Trail Open

North Mount Lyell Rail Trail

Tasmania - West Coast

4 based on 1 reviews
Location: South of Queenstown: through Lynchford and over Mt Jukes. , 290km from Hobart
Length: 12 km
Surface: Compacted earth
Start / End: Bird River to Kelly Basin and Pillinger
Public Transport: None
Suitable for:
  • Cycling – Touring and Hybrid BikesCycling – Touring and Hybrid Bikes
  • WalkingWalking

Map Legend:

  • Rail Trail
  • On Road
  • Possible Rail Trail
  • Other Trail
  • former Railway

This great trail follows a historic former railway route through lovely rainforest inside the World Heritage Area.

Nearby Attractions

Kelly Basin and Pillinger are historic town sites on the shores of Macquarie Harbour.

  • This great trail follows a historic former railway route through lovely rainforest inside a World Heritage Area.
  • Kelly Basin and Pillinger are historic town sites on the shores of Macquarie Harbour.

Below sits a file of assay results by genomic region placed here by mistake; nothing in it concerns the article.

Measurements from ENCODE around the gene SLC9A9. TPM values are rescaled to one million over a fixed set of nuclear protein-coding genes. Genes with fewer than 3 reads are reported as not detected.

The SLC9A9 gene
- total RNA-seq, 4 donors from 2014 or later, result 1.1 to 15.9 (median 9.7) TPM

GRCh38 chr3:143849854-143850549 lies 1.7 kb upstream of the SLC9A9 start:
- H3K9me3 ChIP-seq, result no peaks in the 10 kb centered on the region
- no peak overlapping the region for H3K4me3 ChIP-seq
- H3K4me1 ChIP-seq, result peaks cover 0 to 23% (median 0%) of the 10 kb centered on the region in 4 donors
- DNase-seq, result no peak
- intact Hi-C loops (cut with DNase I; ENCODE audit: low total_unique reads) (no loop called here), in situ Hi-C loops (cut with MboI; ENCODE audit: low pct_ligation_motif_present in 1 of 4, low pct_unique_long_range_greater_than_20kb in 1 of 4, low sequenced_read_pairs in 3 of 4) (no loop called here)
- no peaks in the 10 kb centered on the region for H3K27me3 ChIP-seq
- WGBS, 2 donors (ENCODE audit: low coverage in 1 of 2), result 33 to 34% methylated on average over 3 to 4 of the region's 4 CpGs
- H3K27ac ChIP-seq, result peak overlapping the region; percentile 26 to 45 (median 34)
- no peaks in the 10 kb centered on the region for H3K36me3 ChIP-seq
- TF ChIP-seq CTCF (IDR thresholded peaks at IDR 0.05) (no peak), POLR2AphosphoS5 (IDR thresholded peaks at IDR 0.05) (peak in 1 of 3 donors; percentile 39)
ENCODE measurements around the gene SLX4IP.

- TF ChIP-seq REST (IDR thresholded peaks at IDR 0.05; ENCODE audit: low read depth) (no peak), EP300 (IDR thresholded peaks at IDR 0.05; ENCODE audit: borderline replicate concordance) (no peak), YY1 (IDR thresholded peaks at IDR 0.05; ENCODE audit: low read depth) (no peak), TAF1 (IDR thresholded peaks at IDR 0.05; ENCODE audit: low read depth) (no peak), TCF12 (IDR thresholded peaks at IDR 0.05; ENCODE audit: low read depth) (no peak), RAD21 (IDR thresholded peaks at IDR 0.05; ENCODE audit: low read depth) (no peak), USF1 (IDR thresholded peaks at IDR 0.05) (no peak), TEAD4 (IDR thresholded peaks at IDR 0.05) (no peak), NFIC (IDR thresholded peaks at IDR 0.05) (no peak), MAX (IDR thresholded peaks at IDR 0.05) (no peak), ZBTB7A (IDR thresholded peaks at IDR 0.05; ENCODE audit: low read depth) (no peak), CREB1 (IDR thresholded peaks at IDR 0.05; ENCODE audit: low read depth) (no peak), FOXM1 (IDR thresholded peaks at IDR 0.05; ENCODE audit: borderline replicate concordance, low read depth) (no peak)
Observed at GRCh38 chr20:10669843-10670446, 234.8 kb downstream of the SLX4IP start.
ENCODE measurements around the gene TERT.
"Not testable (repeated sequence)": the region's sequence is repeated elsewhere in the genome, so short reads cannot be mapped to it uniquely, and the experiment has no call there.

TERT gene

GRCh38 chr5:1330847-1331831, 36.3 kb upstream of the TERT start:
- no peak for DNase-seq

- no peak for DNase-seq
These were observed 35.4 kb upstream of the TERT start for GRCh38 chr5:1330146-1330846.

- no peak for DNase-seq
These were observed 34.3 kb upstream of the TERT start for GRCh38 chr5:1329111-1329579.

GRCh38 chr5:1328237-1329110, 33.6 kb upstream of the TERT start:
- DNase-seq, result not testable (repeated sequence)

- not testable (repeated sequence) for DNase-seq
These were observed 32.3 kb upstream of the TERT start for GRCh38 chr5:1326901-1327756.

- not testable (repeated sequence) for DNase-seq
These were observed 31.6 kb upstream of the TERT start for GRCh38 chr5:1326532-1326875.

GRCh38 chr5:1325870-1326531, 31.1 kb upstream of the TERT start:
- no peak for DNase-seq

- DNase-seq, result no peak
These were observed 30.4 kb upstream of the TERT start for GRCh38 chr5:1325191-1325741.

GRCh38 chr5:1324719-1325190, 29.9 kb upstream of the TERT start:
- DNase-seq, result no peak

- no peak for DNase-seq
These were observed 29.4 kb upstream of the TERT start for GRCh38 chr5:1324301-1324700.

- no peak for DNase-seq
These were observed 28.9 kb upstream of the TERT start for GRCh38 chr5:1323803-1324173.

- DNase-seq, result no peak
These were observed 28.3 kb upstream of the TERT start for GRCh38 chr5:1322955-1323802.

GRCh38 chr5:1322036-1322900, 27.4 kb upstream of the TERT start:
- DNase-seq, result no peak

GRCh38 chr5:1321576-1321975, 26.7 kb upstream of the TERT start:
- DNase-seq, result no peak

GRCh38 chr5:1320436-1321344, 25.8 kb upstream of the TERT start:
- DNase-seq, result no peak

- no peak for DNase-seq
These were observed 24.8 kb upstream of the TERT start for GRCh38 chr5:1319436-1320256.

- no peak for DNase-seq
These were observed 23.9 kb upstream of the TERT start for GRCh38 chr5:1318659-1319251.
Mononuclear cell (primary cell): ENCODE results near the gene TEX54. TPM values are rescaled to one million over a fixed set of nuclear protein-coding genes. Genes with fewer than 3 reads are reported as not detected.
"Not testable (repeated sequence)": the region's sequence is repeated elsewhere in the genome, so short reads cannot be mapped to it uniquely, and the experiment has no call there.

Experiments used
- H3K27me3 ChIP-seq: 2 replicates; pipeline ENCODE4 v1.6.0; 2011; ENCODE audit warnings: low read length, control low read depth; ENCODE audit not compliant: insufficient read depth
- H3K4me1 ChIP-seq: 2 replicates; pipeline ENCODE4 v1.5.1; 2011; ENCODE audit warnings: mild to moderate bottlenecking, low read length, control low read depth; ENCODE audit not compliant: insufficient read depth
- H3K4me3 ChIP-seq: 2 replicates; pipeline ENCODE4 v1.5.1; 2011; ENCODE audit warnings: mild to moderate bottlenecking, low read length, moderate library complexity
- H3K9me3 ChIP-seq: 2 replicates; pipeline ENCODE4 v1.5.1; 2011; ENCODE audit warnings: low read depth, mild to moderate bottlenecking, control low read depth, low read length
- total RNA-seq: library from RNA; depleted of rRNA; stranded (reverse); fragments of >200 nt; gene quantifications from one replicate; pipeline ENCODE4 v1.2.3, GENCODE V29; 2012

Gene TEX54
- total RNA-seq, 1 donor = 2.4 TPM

• A 5km section from the Bird River turnoff to Bird River is suitable for 4WD and bicycles.
  • From Bird River the trail is for walking only.
  • Allow a full day for the walk to Pillinger.

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One review of “North Mount Lyell Rail Trail”

Background Information

Traditional Owners

We acknowledge the Toogee people, the traditional custodians of the land and waterways on which the rail trail is built.

Rail line history

The North Mount Lyell Railway was built to operate between the North Mount Lyell mine in West Coast Tasmania and Pillinger in the Kelly Basin of Macquarie Harbour.

It was built mainly to transport ore from Gormanston east of the West Coast Range to the Crotty smelters.

The line was also opened for passengers in December 1900.  Stopping points were Gormanston junction, King River and Ten Mile.  A small rail motor was utilised in the last years of operation.

Due to failure of the Crotty smelters and the North Mount Lyell operations in general, and the amalgamation of the Mount Lyell and North Mount Lyell mines and companies, the railway had a short operational life.  It closed to passengers in July 1924 and closed in 1929.

The railway bridge at the King River, and the old rail formation were utilised right up to the damming of the River and the creation of Lake Burbury by the Hydro Electric Commission in the 1980s. The railway formation between the Linda Valley and the old locality of Darwin is now under water.

 

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